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International Day for Disaster: LASEMA harps on synergy among stakeholders

The Director General, Lagos State Emergency Management Agency (LASEMA), Dr Oke-Osanyintolu, has called for synergy among all stakeholders for effective management of disasters.

Oke-Osanyintolu made the call in an interview with the News Agency of Nigeria (NAN) in Lagos on Tuesday. He was speaking against the backdrop of commemoration of the 2020International Day for Disaster, with the Theme: ‘Risk Reduction’.The LASEMA  boss stressed the need for community practice in reducing disaster risk.

He also called for building statewide capacity and to collaborate and strengthen the efforts in practically reducing disaster risk creation, through effective Disaster Risk Reduction.

Oke-Osanyintolu said that working together was often the solution when  confronting  risk management, adding that LASEMA was ready to support ‘Moving from commitment to Action’.

According to him, disasters take about 30,000 lives; uproot at least 15,000 and affect more than 60,000 people within a year globally. He noted that the impact of disasters globally had increased greatly, becoming a major obstacle to achieving sustainable socio-economic development.

“Over 50 per cent of displacement results from disasters such as flooding and terrorism yearly.

“The direct economic loss is estimated at  billions of dollars, which sets back socio-economic development, especially in the African region.”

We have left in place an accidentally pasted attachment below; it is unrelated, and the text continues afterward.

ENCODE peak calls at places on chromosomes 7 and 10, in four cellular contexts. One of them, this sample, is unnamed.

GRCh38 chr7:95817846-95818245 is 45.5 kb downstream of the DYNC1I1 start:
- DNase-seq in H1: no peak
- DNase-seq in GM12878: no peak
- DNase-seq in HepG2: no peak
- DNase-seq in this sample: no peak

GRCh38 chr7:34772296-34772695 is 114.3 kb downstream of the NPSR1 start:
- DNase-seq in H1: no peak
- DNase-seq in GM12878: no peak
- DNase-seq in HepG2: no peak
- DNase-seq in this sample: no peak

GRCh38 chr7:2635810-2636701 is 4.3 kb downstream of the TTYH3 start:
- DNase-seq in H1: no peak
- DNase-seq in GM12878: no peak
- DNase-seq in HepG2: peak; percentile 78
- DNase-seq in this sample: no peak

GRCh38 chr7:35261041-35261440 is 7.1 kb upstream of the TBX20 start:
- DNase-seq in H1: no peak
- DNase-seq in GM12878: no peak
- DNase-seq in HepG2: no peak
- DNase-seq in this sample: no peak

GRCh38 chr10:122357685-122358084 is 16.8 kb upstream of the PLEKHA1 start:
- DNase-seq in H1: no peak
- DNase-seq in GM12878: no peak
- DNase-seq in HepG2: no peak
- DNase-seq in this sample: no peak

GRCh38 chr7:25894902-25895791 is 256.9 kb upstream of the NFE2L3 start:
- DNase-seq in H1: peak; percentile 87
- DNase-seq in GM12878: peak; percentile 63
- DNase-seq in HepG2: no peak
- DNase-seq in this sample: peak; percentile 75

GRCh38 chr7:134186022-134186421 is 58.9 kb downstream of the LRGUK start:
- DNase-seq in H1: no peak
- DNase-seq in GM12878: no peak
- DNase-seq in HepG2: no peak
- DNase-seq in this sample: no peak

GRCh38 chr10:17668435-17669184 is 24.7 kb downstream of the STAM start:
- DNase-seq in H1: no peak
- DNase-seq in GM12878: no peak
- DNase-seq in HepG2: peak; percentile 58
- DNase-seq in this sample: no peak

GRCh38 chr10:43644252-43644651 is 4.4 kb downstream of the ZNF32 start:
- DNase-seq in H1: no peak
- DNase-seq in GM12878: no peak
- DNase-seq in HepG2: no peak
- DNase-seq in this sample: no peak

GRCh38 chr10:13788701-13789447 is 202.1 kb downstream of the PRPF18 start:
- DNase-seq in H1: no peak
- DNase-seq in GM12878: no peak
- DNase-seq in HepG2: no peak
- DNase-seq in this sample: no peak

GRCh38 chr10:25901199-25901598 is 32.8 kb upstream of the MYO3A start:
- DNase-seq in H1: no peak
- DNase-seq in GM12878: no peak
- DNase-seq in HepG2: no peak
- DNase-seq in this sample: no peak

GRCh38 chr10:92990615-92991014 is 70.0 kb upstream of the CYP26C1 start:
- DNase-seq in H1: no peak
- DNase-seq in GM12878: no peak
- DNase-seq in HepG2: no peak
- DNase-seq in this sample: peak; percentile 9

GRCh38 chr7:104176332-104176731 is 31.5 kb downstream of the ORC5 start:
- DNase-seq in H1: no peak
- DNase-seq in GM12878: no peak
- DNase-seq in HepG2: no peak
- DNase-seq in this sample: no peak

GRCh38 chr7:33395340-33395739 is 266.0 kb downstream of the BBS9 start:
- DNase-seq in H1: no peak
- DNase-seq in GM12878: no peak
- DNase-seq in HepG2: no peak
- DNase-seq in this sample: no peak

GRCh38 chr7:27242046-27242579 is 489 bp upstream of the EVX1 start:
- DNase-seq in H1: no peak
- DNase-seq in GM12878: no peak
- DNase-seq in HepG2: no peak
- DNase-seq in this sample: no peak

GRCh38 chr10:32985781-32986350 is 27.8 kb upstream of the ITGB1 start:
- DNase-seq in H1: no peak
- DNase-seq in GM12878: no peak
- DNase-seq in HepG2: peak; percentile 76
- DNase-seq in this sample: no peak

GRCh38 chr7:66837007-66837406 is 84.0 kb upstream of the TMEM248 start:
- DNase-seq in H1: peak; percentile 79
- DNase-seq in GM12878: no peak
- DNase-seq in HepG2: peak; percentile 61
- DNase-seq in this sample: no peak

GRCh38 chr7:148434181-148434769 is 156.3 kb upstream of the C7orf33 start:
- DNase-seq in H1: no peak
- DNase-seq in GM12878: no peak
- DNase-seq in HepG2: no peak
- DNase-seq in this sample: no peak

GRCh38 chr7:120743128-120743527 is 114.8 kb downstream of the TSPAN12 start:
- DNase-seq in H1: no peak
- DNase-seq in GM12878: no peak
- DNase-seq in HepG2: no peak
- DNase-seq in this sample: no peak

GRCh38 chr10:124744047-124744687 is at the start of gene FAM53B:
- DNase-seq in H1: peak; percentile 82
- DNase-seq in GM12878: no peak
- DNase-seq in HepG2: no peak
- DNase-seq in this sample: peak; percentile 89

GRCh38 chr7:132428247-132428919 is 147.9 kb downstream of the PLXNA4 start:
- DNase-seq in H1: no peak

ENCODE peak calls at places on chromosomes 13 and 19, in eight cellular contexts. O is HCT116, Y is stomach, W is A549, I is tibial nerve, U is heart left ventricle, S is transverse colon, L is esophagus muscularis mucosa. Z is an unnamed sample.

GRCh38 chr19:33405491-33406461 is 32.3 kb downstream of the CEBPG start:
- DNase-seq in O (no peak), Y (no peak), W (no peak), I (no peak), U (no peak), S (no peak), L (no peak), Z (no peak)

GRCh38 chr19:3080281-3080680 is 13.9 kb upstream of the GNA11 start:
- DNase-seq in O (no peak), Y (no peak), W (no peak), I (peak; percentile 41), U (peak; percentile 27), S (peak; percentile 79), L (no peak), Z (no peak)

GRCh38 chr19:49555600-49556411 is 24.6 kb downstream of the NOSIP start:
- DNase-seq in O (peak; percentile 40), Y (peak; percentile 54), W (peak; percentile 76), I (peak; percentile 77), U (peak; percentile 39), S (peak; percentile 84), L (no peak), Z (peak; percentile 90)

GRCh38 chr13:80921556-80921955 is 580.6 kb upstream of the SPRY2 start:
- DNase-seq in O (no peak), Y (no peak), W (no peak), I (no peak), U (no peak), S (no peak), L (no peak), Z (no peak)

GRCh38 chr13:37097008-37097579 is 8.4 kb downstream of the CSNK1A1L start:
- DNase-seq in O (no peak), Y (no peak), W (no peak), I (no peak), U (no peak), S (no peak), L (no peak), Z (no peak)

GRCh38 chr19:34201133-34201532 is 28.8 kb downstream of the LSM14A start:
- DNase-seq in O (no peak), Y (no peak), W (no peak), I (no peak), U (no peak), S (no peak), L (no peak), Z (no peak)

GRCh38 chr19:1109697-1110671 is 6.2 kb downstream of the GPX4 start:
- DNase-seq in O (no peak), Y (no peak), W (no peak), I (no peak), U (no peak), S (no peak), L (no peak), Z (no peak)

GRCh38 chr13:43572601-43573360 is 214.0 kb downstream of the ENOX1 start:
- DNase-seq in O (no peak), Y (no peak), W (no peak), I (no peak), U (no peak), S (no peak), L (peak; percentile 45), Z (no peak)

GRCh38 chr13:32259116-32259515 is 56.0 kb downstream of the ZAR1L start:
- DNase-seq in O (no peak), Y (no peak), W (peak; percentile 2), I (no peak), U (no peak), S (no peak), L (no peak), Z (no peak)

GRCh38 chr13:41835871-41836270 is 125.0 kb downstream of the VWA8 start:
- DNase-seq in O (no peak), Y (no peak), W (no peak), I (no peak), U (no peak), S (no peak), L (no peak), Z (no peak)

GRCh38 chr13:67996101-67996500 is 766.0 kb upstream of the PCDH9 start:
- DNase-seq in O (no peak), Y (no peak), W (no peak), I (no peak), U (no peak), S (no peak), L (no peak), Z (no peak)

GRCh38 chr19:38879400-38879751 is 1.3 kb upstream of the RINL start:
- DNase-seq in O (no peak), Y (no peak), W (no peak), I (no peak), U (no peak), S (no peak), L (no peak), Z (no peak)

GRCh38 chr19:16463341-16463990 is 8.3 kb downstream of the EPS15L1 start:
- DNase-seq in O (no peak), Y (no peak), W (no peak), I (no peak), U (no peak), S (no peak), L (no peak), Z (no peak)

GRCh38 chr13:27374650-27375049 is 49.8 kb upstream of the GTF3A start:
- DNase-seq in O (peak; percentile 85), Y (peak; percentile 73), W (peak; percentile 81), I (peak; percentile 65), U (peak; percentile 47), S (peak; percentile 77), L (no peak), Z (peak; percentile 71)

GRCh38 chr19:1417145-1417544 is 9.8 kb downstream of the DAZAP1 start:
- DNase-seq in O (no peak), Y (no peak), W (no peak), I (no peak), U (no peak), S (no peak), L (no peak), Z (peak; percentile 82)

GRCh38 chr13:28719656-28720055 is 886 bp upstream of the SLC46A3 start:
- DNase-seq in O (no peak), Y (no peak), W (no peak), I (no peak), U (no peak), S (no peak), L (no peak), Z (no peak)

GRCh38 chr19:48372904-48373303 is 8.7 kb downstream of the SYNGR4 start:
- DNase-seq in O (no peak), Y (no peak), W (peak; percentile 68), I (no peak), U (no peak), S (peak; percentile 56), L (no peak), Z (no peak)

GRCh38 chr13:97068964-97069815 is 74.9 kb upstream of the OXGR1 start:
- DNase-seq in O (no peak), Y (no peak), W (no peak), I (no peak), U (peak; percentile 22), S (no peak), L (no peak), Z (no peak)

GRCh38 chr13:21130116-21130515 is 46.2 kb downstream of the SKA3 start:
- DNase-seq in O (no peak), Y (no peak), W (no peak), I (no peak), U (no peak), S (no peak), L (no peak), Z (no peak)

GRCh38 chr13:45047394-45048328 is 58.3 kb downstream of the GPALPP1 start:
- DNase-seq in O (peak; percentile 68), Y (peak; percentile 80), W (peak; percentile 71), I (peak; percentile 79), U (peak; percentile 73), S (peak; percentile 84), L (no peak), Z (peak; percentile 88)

To save lives and reduce suffering, state, national and international communities have been doing their best in disaster response, which is not only critical but necessary.”

However, disaster response alone is insufficient.

“The global empirical evidence, widespread consensus is that the severity and frequency of disasters are growing.

“As such, developing countries, including Nigeria, are increasingly exposed socially, economically and bio-physically,” Oke-Osanyintolu said.

He said that the reasons for the increase included the change in weather patterns, inefficient land use practices and growing populations. According to him, most of the population find themselves exposed to various hazards due to their socio-economic status and assets located in high-risk areas as well as rapid and uncontrolled urbanization.

The LASEMA boss said that climate change and land degradation were expected to significantly affect Africa and increase risks related to water resources, fire, agriculture and food security. He said that loses from flooding in Lagos State were exacerbated by catchments of choked drains whichwere choked during heavy rains due to improper refuse disposal. (NAN)

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